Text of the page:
Harry Hole is in Sydney to investigate the murder of Inger Holter, a Norwegian citizen working in Australia. Inger was young, blonde and she was found dumped in Gap Park, having been raped and strangled. As Inger was a minor television celebrity in her home country, having hosted a children's television programme a few years previously, the case is considered important enough to have aroused interest in Norway's press. In this book we discover much about Harry's character, as he investigates a possible serial killer. Admittedly, I can understand the publisher wishing to begin the series with another book - in many ways this is pretty standard fare, and the digressions in Aboriginal culture and folk tales are, frankly, pretty boring in parts. However, there is much in this novel which is good, the plot is fast paced and Andrew Kensington, an Aboriginal detective, is a great side character. More to the point, this is the starting point of the series and, as readers, we should be given the chance to read them in order and not have publishers decide how and when we can read them. I hope they will publish the second book in the series as quickly as possible in English, so readers of the series can read them completely in the order the author intended.
Having said these negative things about the main character and the silly ending, I also have to say that Nesbo's writing style is beautiful and his descriptions of settings and moods are very evocative. I just wish I could like Harry Hole a bit more. I did enjoy the character more in "The Snowman" though, so I don't want to turn off too many readers.
Just a small note here about mystery heroes. Why do so many modern mystery detectivesl have to be alcoholics with self-destructive flaws? Are there not any other devices that authors can use to make detectives human and multi-dimensional? No, I don't want them to be Dudley Doright or Jack Reacher, but not all real detectives are divorced alcoholics who want to drive away the people who love them most.
In the ensuing novels Harry often refers to how he got to be the “go-to” guy in Norway when it came to serial killers. It all started in Australian where he was sent to “observe” the investigation of the murder of a Norwegian girl. Apparently a lot of Scandinavians migrated to Australia when jobs were scare in Sweden, Norway, Finland etc.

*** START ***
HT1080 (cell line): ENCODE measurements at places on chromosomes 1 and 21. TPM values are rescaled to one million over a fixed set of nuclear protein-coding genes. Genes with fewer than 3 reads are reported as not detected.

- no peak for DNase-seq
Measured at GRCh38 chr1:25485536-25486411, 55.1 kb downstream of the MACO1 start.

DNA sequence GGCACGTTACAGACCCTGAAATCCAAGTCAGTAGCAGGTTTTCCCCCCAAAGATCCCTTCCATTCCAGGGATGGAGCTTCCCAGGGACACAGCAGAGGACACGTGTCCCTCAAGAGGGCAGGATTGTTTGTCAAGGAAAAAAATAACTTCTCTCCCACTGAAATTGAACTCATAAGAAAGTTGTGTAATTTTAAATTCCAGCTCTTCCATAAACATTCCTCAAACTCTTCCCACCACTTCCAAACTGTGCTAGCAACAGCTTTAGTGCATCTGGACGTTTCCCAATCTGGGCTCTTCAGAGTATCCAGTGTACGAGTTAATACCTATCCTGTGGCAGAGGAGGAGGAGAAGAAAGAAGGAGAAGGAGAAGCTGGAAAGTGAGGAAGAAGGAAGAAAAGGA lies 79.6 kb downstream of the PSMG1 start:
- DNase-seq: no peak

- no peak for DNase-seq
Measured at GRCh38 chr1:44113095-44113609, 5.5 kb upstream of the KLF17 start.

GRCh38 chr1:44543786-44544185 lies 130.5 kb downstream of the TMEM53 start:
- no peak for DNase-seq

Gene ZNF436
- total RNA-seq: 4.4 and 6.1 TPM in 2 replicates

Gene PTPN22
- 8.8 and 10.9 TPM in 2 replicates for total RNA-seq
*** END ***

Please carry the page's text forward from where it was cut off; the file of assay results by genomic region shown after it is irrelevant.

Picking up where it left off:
Harry is assigned a partner named Andrew who just happens to be an Aborigine. We learn quite a bit about Aborigines as the case progresses. Andrew tells Harry, for instance, that Aborigines are about as different as American Indians. They speak 250 languages, for one thing.
Harry and Andrew get a tip about a drug dealer who was seen with the girl shortly before she was murdered, and they go to the town where she worked in a strip joint. They stop to visit a circus and some boxing matches where we meet one of Andrew's boys Toowoomba who belongs to a club that takes on all comers. He breaks a big guy's nose after underestimating him. Toowoomba is so good he's a candidate for the national championship. Andrew used to box for the same club, and taught Toowoomba how to fight.
Andrew seems to be trying to tell Harry something about the murderer, but Harry can't figure out exactly what. There are several suspects, including a transvestite circus clown, and the drug pusher. In the process of investigating the murder, Harry meets Birgitta, a red-headed Swedish girl, whom he falls in love with. He also falls off the wagon; he already has a drinking problem.
There are several holes in the novel. Do you use your lover as bait to trap the murderer? I don't think so. Would you? Nesbo also pulls several twists, concerning the principal suspect, dismissing several on the basis of Harry's intuition. I was able to figure out who done it, because Nesbo practically tells you at one point. He also explains almost immediately why the book is called THE BAT. If you see one in the daytime, it means something in the Aborigine culture.
Harry gets beat up quite a bit in all of his novels, but he keeps coming back for more; I guess that's the appeal of the novel. Action sequences instead of introspection about the meaning of life, which we find in quite a few mystery novels these days. There is some of that here, but it's unique, coming from Andrew and Toowoomba who have a different slant on life.
Most Recent Customer Reviews
All-in-all it was an interesting story with some very strange...Read more